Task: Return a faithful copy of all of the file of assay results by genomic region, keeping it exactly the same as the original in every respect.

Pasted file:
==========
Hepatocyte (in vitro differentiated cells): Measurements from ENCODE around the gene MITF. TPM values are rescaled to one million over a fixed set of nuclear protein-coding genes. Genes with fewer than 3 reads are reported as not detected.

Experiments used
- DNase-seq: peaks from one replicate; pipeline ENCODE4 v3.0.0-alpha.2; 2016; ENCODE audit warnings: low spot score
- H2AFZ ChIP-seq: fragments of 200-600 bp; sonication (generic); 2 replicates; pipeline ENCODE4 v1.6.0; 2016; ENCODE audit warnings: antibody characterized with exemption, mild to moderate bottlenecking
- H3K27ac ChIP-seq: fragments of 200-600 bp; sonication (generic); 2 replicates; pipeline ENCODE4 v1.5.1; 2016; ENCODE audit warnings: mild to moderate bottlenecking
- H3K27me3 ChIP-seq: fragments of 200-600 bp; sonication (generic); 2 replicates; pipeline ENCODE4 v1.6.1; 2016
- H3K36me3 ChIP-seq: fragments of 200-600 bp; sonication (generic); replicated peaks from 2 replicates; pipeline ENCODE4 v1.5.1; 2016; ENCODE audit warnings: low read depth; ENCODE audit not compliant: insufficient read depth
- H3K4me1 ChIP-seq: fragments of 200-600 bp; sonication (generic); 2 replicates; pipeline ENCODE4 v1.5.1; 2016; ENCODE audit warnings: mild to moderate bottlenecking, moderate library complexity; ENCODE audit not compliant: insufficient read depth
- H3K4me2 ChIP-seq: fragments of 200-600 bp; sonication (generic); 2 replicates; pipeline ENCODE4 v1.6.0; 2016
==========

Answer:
Hepatocyte (in vitro differentiated cells): Measurements from ENCODE around the gene MITF. TPM values are rescaled to one million over a fixed set of nuclear protein-coding genes. Genes with fewer than 3 reads are reported as not detected.

Experiments used
- DNase-seq: peaks from one replicate; pipeline ENCODE4 v3.0.0-alpha.2; 2016; ENCODE audit warnings: low spot score
- H2AFZ ChIP-seq: fragments of 200-600 bp; sonication (generic); 2 replicates; pipeline ENCODE4 v1.6.0; 2016; ENCODE audit warnings: antibody characterized with exemption, mild to moderate bottlenecking
- H3K27ac ChIP-seq: fragments of 200-600 bp; sonication (generic); 2 replicates; pipeline ENCODE4 v1.5.1; 2016; ENCODE audit warnings: mild to moderate bottlenecking
- H3K27me3 ChIP-seq: fragments of 200-600 bp; sonication (generic); 2 replicates; pipeline ENCODE4 v1.6.1; 2016
- H3K36me3 ChIP-seq: fragments of 200-600 bp; sonication (generic); replicated peaks from 2 replicates; pipeline ENCODE4 v1.5.1; 2016; ENCODE audit warnings: low read depth; ENCODE audit not compliant: insufficient read depth
- H3K4me1 ChIP-seq: fragments of 200-600 bp; sonication (generic); 2 replicates; pipeline ENCODE4 v1.5.1; 2016; ENCODE audit warnings: mild to moderate bottlenecking, moderate library complexity; ENCODE audit not compliant: insufficient read depth
- H3K4me2 ChIP-seq: fragments of 200-600 bp; sonication (generic); 2 replicates; pipeline ENCODE4 v1.6.0; 2016